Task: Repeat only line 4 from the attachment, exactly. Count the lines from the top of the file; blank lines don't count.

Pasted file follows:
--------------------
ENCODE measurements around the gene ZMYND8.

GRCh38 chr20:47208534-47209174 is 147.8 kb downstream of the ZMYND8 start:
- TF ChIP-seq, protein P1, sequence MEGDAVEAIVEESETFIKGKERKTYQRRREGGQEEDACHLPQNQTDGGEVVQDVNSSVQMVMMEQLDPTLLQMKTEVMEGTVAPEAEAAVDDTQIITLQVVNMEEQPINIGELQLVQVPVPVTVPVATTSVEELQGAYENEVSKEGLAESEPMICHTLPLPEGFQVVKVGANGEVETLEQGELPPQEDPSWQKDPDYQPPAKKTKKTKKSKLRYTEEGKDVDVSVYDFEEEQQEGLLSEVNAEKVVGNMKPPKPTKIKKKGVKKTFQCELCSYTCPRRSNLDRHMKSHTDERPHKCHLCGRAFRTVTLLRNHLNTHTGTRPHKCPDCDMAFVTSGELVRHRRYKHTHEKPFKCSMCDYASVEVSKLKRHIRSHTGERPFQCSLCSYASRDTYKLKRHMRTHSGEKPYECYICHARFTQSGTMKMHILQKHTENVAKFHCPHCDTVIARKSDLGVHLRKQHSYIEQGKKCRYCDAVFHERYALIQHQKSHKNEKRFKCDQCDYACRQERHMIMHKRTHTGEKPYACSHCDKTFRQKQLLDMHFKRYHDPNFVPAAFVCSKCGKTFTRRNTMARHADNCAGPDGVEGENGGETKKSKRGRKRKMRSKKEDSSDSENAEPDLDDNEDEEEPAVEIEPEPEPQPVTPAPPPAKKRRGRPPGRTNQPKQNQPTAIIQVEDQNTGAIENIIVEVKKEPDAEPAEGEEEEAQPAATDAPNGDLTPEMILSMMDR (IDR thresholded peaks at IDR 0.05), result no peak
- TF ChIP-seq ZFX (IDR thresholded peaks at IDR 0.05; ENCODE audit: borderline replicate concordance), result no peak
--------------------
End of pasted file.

- TF ChIP-seq ZFX (IDR thresholded peaks at IDR 0.05; ENCODE audit: borderline replicate concordance), result no peak